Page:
by Tim Jones 2/11/16
I went to see the movie Room a few weeks ago without any expectations other than having a general idea as to its story – one about a woman who is abducted and kept hostage along with her young son. It turned out to be an excellent movie but what really stood out for me was just one short scene that takes place over half-way through the movie. It is a scene in which I think the whole movie really turns and reveals a type of conduct that occurs in the United States and Europe at both the individual and collective levels.
Before I get into that scene, I’ll go into a little more detail about the movie. Brie Larson (the actress) is living in a small, dilapidated shed in the backyard of a moral deviant who kidnapped her and is keeping her prisoner for his sexual pleasure. It is essentially one large room, and hence the name of the movie. She’s been in the “room” for seven years where she gives birth to a son after being held in captivity for two years. His name is Jack played by Jacob Tremblay. Brie Larson goes by “MA”. (She has already won the Golden Globe and SAG awards for best actress.)
The movie is basically divided into two parts: the first being where MA and Jack are prisoners and how they manage to get by living in extremely depraved circumstances. It includes the occasional appearance of her abductor who shows up for his sexual gratification. In order to keep Jack from witnessing these occurrences, there is a small closet in the “room” that protects him from seeing anything.
The second half of the movie takes place at her mother’s home, where she and Jack are staying after making an incredulous escape. MA concocted an ingenious plan to get Jack to freedom although it seemed to be fraught with a high probability of failure. If I were writing the movie, it’s not how I would have created the getaway but for the sake of dramatic suspension of disbelief, it succeeds. After Jack is in the safety of police custody, it doesn’t take long before they are able to find MA through the use of satellite surveillance technology.
MA is feeling the stress of returning to normal life after so many years of being held as a sexual hostage while raising a little boy at the same time, a child who’s never seen the world beyond a skylight window in the ceiling of the “room.”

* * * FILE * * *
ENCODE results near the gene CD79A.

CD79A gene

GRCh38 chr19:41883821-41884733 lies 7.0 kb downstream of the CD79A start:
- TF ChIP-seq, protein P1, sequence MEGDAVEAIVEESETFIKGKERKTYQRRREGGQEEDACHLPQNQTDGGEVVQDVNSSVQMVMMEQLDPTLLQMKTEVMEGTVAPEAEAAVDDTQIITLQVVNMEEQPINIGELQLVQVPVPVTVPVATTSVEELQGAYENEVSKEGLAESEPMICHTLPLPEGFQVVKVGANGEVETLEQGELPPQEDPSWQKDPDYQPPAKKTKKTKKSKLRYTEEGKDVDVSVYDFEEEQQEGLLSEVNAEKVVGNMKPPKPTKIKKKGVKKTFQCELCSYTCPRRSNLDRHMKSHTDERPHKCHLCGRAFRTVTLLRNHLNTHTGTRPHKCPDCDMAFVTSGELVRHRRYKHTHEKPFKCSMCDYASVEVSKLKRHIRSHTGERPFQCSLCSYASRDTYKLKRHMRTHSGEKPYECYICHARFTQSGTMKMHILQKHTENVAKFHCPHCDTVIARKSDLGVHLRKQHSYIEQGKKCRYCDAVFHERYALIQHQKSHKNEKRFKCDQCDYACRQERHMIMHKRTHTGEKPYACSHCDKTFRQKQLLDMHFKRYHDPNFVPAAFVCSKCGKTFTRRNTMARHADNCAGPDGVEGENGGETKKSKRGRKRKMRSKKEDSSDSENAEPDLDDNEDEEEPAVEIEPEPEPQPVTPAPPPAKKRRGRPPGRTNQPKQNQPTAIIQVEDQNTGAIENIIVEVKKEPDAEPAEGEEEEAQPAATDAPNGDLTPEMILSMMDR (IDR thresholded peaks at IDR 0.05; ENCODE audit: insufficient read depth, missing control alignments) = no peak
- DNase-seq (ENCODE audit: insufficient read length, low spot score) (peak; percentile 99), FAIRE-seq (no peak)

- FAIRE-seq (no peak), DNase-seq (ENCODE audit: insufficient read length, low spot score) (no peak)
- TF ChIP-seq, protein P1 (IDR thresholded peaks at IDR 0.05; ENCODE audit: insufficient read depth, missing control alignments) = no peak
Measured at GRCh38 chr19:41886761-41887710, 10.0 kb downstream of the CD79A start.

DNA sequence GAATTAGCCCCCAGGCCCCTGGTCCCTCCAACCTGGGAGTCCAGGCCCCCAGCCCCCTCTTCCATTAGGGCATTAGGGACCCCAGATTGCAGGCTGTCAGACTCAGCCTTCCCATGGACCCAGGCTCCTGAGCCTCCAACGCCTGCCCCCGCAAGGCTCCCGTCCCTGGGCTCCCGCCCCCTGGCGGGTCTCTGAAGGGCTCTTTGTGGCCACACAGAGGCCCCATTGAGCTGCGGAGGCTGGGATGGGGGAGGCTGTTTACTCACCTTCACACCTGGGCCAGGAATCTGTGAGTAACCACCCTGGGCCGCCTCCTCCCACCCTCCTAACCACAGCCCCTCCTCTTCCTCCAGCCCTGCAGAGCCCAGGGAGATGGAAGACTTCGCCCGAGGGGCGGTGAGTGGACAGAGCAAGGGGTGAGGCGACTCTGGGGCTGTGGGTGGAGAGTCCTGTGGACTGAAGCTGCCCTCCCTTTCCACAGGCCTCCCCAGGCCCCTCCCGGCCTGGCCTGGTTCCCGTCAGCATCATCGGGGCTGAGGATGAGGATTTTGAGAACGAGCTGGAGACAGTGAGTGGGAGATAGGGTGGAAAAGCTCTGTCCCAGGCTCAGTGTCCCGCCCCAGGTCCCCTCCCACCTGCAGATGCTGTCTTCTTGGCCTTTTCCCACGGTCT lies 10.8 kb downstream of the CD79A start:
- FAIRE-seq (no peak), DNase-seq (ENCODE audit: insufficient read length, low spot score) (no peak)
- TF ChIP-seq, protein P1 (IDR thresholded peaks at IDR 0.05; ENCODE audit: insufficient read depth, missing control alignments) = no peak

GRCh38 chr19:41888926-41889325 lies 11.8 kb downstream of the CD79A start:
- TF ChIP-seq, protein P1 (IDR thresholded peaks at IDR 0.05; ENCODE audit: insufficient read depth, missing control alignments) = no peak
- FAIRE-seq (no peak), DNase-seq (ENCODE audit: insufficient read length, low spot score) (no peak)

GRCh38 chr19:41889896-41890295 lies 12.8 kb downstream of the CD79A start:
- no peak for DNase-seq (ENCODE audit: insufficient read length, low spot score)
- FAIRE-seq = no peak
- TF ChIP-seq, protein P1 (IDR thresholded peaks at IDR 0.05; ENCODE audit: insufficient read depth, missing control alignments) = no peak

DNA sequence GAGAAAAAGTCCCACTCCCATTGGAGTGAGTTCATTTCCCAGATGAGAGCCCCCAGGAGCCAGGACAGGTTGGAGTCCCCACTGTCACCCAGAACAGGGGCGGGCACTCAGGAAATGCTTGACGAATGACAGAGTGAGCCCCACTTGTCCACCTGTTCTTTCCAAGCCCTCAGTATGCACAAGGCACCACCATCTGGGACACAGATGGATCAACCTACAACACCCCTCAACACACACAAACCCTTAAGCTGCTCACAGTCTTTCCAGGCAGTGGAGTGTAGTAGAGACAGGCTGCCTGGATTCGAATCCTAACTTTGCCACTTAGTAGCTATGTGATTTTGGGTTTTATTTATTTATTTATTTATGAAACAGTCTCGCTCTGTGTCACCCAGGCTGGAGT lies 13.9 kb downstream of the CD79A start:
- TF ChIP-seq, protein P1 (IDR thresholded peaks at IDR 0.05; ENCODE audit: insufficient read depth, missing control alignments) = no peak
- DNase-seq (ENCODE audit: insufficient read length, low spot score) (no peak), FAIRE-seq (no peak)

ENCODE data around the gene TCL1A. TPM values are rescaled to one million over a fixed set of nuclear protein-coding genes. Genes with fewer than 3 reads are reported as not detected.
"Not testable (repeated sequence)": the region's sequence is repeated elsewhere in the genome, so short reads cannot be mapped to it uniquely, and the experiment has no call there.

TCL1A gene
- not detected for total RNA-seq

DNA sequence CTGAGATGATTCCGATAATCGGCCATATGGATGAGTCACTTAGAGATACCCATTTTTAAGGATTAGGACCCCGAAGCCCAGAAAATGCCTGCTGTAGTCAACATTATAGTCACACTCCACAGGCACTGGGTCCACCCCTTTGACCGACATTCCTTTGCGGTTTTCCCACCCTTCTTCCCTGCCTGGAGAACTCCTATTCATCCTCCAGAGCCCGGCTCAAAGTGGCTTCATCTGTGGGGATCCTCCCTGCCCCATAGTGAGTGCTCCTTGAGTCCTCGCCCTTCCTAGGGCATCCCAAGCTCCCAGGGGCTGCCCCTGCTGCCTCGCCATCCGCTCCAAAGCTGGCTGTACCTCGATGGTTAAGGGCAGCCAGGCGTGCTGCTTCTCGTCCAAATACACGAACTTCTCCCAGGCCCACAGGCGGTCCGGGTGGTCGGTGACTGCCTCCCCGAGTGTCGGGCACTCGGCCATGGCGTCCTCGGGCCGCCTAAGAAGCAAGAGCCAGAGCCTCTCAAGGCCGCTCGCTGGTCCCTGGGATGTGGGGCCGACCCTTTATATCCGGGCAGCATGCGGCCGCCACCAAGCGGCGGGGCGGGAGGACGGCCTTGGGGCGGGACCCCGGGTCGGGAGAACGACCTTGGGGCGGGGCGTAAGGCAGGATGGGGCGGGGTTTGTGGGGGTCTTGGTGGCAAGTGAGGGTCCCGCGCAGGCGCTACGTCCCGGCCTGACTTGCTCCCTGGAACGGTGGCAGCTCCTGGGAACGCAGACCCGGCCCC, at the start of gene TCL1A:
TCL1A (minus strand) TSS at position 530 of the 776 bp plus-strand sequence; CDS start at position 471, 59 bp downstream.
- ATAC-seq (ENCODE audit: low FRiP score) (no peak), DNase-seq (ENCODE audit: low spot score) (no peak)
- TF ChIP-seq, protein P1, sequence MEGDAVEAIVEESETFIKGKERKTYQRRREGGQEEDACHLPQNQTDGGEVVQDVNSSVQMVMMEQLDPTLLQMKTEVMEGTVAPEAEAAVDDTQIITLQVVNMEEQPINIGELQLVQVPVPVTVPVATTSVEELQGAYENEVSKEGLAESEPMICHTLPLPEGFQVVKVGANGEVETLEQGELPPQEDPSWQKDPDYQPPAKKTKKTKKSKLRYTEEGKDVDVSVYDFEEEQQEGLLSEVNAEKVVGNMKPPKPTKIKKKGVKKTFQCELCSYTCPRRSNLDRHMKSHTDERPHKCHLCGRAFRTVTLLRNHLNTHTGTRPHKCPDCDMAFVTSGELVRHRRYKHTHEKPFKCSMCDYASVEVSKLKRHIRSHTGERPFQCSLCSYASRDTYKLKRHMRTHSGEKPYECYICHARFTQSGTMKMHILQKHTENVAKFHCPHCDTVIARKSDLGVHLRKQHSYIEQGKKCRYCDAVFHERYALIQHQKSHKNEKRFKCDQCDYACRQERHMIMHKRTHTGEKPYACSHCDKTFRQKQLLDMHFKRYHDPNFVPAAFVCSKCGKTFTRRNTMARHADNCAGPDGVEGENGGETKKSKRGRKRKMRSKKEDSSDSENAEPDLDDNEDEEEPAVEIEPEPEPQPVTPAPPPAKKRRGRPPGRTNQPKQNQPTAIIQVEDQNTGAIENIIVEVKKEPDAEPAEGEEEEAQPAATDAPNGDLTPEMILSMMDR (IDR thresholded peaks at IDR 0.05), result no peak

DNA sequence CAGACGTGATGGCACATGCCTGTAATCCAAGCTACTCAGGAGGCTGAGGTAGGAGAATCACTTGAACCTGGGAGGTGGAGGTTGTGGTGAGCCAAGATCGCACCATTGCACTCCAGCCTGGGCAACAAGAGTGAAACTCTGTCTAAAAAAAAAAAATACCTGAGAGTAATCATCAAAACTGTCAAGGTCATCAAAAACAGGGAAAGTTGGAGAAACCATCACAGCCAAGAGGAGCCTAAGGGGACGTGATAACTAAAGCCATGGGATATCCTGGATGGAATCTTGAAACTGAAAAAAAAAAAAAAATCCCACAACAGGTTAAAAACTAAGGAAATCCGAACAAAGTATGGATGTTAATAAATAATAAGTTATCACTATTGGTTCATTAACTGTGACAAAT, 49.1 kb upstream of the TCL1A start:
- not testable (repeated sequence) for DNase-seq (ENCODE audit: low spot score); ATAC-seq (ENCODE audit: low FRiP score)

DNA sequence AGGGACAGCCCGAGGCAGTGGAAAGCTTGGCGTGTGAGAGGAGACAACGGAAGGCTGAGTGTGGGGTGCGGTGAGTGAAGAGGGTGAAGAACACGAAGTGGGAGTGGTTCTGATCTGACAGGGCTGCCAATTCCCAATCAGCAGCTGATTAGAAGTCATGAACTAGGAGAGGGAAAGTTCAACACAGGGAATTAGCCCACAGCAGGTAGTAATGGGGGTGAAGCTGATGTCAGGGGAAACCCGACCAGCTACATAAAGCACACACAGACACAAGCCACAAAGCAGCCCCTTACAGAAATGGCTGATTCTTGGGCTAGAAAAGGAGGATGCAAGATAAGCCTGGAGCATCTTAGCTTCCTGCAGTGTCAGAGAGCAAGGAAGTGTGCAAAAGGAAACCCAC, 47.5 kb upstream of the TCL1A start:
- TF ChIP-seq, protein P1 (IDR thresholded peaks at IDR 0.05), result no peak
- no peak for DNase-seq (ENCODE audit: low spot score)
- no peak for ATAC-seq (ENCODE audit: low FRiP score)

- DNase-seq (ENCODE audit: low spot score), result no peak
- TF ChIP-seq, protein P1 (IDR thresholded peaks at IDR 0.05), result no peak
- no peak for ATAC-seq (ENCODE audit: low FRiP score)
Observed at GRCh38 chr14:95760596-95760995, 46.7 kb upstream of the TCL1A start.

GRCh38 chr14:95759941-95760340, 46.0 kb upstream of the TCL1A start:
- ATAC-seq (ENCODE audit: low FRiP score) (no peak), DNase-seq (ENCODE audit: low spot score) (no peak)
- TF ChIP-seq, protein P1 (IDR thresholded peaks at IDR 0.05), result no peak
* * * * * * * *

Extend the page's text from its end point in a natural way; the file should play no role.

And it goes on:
She agrees to do a television interview, most likely to her regret, as the person interviewing her asks about the most inane and impersonal questions. You can see the pain in MA’s face as it’s taking place where one can almost read her mind, “why did I agree to do this interview.”
Shortly after the media interview and still feeling a great deal of stress, she gets into a big argument with her mother in which MA essentially blames her mother for her abduction. It is now she reveals how it happened. Apparently her abductor asked MA to help him find his missing dog which turned out to be a ruse. The following is from the line from the script:
MA: Don’t you ever tell me how to look after my son. I’m sorry if I’m not ‘nice’ enough for you. Maybe if you hadn’t been in my head saying ‘be nice’ that day I wouldn’t have gone to help him.
That one line was pivotal in so many ways. Her mother was clearly trying to raise her daughter to be a “nice” person, so much so that when it came to helping a total stranger find his dog, she’s hearing her mother’s admonition in her head to be a nice person to other people. And it ended up getting her kidnapped.
Being nice has become one of the most important values today but the problem is that it is fraught with danger. Being nice is clearly important for people to get along in nearly all environments (business, social, etc.), but this movie speaks to a much larger problem in the same way political correctness poses a problem for society in general. It puts a person in a submissive position where the other party can and will usually take advantage of an individual if he or she has nefarious intentions. It also reminds me of a quote I recently read: “being nice is a sign of weakness.”
Sometimes not being nice can be not only the right thing to do, but safer as well. And being nice can be a dangerous thing for others’ safety as well. Consider the attitude of the neighbor had when he decided against reporting the suspicious behavior of the San Bernardino terrorists. Because the man was afraid of being offensive, in other words, he was being nice because he would be afraid of being called a racist. Fourteen people were murdered as a result.
So one can understand why MA’s value system came crashing down on her once she was released from bondage. It caused her so much distress in adjusting to a world she had known as a free person for seventeen years that she attempted suicide. Her five year old son Jack who had never before experienced even sixty seconds of freedom seemed to adapt to the ‘real world’ without any significant problems. Extreme cognitive dissonance can cause extreme distress and confusion which might explain a lot in today’s world, especially when trying to determine when to be and when not to be nice. • (558 views)